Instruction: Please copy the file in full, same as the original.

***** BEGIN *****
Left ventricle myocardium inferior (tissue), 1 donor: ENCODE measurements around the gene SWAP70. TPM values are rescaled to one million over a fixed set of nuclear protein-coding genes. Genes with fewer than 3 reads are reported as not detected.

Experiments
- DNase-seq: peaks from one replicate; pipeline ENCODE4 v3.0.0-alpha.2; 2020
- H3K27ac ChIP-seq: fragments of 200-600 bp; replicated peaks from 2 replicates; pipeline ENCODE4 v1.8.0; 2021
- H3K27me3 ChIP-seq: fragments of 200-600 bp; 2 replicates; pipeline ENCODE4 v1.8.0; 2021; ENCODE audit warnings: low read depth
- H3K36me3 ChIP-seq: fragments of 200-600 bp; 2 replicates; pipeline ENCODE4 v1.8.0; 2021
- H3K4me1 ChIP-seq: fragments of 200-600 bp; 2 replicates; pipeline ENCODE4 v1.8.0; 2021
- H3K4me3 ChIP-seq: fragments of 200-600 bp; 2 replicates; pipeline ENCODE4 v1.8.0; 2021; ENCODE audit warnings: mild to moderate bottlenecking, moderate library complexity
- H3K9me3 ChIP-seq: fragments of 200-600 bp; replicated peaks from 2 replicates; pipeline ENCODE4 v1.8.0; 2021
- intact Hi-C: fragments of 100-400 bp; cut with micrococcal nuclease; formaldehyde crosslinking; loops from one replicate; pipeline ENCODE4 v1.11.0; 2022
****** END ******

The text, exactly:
Left ventricle myocardium inferior (tissue), 1 donor: ENCODE measurements around the gene SWAP70. TPM values are rescaled to one million over a fixed set of nuclear protein-coding genes. Genes with fewer than 3 reads are reported as not detected.

Experiments
- DNase-seq: peaks from one replicate; pipeline ENCODE4 v3.0.0-alpha.2; 2020
- H3K27ac ChIP-seq: fragments of 200-600 bp; replicated peaks from 2 replicates; pipeline ENCODE4 v1.8.0; 2021
- H3K27me3 ChIP-seq: fragments of 200-600 bp; 2 replicates; pipeline ENCODE4 v1.8.0; 2021; ENCODE audit warnings: low read depth
- H3K36me3 ChIP-seq: fragments of 200-600 bp; 2 replicates; pipeline ENCODE4 v1.8.0; 2021
- H3K4me1 ChIP-seq: fragments of 200-600 bp; 2 replicates; pipeline ENCODE4 v1.8.0; 2021
- H3K4me3 ChIP-seq: fragments of 200-600 bp; 2 replicates; pipeline ENCODE4 v1.8.0; 2021; ENCODE audit warnings: mild to moderate bottlenecking, moderate library complexity
- H3K9me3 ChIP-seq: fragments of 200-600 bp; replicated peaks from 2 replicates; pipeline ENCODE4 v1.8.0; 2021
- intact Hi-C: fragments of 100-400 bp; cut with micrococcal nuclease; formaldehyde crosslinking; loops from one replicate; pipeline ENCODE4 v1.11.0; 2022